Gray Lady or Grey Matter?

  • by: |
  • 01/16/2008
Who do you trust? The New York Times editorial page or the consensus statement of the American College of Cardiology which said with regard to Vytorin:

"The study involved 720 patients with heterozygous familial hypercholesterolemia and showed no significant difference in the primary endpoint between patients treated with ezetimibe and simvastatin versus patients treated with simvastatin alone over a two-year period. The study was designed to prove that Vytorin could slow the growth of plaque in carotid arteries supplying the brain more than simvastatin alone. Media reports indicate that the results of the trial show no benefit from the combination of ezetimibe (Zetia) and simvastatin (sold together as Vytorin) over simvastatin alone.

The American College of Cardiology recommends that major clinical decisions not be made on the basis of the ENHANCE study alone."

According to the American College of Cardiology (ACC), this study deserves serious thought and follow-up. The overall incidence rates of cardiac events were nearly identical between both treatment groups, and both medicines were generally well tolerated. There should no be reason for patients to panic. The difference in IMT changes between the simvastatin group and the Vytorin group was 0.006 mm vs. 0.011 mm.

Health care professionals should speak to their concerned patients using this drug. The ACC is also releasing a public statement explaining that this is not an urgent situation and patients should never stop taking any prescribed medications without first discussing the issue with their health care professional. Further research will be needed in this area to provide conclusive evidence about which lipid lowering strategy is preferred (statin alone vs. statin plus ezetimibe).

Furthermore, the ACC notes that this trial is an imaging study and not a clinical-outcome study. Conclusions should not be made until the three large clinical-outcome trials are presented within the next two to three years. The ACC recommends that Zetia remain a reasonable option for patients who are currently on a high dose statin but have not reached their goal. The ACC also notes that Zetia is a reasonable option for patients who cannot tolerate statins or can only tolerate a low dose statin.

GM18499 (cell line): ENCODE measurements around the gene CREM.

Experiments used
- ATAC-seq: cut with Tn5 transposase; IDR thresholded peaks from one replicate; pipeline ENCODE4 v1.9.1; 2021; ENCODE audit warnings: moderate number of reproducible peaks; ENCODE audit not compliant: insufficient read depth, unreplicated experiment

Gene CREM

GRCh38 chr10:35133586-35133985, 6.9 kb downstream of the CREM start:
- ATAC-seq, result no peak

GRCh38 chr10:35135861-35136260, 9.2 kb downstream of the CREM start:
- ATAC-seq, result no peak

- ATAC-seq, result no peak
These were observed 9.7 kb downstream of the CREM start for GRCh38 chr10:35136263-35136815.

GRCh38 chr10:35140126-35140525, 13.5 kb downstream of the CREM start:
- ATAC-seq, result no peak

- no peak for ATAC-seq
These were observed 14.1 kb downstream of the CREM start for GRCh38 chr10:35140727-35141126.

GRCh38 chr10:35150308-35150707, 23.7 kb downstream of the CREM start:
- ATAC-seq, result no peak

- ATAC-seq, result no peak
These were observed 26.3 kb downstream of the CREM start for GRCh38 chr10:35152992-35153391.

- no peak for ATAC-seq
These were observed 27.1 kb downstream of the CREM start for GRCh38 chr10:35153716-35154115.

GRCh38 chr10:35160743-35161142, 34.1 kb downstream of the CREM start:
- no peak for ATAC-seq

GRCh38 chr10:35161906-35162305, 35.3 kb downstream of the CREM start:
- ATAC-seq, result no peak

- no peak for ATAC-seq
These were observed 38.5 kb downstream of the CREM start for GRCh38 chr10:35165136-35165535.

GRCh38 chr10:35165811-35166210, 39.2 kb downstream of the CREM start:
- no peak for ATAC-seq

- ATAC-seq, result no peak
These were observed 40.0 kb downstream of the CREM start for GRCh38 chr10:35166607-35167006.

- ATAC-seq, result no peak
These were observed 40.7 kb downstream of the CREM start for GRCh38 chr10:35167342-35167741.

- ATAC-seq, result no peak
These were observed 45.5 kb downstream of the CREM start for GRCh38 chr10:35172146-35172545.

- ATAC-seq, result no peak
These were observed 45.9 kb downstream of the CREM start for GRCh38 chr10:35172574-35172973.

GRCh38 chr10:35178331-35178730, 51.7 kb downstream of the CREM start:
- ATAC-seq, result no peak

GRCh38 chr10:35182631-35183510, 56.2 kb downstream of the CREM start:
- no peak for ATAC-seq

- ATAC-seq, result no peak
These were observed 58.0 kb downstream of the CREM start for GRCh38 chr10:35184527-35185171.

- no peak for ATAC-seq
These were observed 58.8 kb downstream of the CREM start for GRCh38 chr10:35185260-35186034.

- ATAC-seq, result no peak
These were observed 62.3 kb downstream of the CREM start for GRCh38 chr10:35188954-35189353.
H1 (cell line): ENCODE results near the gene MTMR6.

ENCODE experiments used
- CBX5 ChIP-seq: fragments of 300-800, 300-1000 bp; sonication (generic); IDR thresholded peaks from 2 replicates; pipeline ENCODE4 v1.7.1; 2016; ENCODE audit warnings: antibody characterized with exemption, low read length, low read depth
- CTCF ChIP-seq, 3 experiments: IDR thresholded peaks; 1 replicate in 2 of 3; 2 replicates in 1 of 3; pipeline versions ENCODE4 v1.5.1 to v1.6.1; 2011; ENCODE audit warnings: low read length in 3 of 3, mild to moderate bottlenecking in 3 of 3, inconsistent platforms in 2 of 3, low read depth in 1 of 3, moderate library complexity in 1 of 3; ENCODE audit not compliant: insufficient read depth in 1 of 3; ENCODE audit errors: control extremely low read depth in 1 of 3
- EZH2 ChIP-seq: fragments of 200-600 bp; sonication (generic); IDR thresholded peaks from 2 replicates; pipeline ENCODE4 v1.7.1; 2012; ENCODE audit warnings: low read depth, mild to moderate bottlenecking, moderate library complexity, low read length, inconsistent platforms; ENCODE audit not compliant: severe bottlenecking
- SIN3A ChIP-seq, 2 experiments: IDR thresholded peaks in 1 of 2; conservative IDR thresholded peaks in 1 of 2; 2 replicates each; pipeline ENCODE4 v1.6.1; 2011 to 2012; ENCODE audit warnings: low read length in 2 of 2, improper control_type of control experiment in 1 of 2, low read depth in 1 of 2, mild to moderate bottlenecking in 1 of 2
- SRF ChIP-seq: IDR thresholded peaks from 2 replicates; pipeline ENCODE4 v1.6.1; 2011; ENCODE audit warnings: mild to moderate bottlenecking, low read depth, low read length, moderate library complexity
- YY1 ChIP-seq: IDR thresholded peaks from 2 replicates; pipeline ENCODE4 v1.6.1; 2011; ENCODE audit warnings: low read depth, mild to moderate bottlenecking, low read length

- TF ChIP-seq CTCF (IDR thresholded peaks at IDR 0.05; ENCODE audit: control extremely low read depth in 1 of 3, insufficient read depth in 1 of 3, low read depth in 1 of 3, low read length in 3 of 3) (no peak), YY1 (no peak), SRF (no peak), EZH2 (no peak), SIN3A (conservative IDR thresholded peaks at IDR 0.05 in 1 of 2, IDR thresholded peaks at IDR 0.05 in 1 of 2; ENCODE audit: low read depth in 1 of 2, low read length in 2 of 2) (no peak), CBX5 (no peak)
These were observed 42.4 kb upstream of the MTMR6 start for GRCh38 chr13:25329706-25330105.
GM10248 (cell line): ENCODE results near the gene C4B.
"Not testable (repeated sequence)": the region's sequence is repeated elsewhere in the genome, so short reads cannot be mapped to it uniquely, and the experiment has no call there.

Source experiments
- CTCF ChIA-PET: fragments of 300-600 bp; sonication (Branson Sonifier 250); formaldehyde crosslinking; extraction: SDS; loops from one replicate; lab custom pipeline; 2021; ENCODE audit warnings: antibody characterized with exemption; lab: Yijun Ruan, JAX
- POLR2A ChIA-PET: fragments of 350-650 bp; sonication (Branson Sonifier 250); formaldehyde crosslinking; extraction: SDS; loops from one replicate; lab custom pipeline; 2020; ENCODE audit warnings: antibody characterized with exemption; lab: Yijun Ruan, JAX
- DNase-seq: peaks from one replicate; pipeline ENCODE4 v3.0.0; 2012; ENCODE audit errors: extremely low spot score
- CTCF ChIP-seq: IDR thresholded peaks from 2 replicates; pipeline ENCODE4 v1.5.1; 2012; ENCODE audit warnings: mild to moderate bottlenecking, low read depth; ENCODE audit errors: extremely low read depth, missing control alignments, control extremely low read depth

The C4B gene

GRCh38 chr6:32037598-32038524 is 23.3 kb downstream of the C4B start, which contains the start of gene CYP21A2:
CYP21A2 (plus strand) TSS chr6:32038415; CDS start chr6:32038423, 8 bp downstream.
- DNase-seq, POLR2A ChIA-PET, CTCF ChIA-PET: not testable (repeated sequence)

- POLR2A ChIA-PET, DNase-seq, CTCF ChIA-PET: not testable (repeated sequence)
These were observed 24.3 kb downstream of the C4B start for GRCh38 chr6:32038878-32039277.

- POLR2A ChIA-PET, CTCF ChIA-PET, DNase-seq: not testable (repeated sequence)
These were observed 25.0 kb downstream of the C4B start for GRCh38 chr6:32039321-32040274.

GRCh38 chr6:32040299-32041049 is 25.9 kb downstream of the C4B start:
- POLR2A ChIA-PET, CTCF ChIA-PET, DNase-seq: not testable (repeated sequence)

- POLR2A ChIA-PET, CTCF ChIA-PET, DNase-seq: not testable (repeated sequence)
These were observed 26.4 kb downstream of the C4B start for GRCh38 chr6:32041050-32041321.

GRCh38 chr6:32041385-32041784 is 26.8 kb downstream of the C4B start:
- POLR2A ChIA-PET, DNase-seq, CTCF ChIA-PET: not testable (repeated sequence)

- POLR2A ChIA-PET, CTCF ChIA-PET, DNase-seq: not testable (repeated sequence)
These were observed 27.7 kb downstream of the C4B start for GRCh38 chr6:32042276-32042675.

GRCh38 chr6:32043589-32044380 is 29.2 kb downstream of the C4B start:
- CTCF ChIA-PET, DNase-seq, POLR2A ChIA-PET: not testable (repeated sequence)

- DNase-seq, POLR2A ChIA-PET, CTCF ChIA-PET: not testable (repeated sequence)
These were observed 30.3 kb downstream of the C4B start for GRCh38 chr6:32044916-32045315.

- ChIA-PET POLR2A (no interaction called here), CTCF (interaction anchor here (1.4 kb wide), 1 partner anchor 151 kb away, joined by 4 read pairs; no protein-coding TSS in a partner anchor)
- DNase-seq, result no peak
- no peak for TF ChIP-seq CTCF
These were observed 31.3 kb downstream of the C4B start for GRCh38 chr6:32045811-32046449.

On the subject of endpoints and markers. The Critical Path is not about using surrogate endpoints. Anyone who has listened to Dr. Woodcock more than once knows it is about finding and qualifying biomarkers -- molecular and imaging -- that predict disease progression and outcome as well as response to treatment -- as well as developing novel statistical ways that can be deployed across divisions and technologies to advance understanding of technology impact on disease.

The issue in the ENHANCE study was whether or not imaging studies were accurate measures of disease progression in this small population. Nothing more or less. In this regard, development of better standards and predictive imaging studies will help advance their use in clinical trials. Also let's remember that Dr. Nissen, who has trashed the results might be a bit biased since his own imaging studies demonstrated a regression of atherosclerosis by reducing LDL levels with another drug, something the NY Times failed to point out. And let's remember Dr. Nissen also tossed out imaging studies in another clinical trial looking at plaque regression because they were unreadable, so he just looked at the results of the readable ones.

At the risk of repeating myself again and again -- here's a link to the story we repeated when the MSM was looking for a Vytorin coverup months ago.

The problem with the Atherogenic drug that Nissen worked on was the same one -- more or less -- the scientists running the ENHANCE study struggled with. Namely, the statistical correlation was hard to measure because of the unwieldy nature of the biomarker. In each study, patients taking the drug did better than patients taking a placebo on most endpoints, just not on the endpoint most difficult to measure. But unlike the Nissen re-analysis, ENHANCE did not do an interim analysis with fewer patients to produce a benefit. The debate was whether or not to chuck the analysis altogether because of questions about the reliability of the biomarker.

Which is what the Critical Path is all about.

No need to panic or disregard your doctor in favor of the medical advice dispensed by the fearmongers and Pharm-haters on the NY Times editorial page.

Center for Medicine in the Public Interest is a nonprofit, non-partisan organization promoting innovative solutions that advance medical progress, reduce health disparities, extend life and make health care more affordable, preventive and patient-centered. CMPI also provides the public, policymakers and the media a reliable source of independent scientific analysis on issues ranging from personalized medicine, food and drug safety, health care reform and comparative effectiveness.

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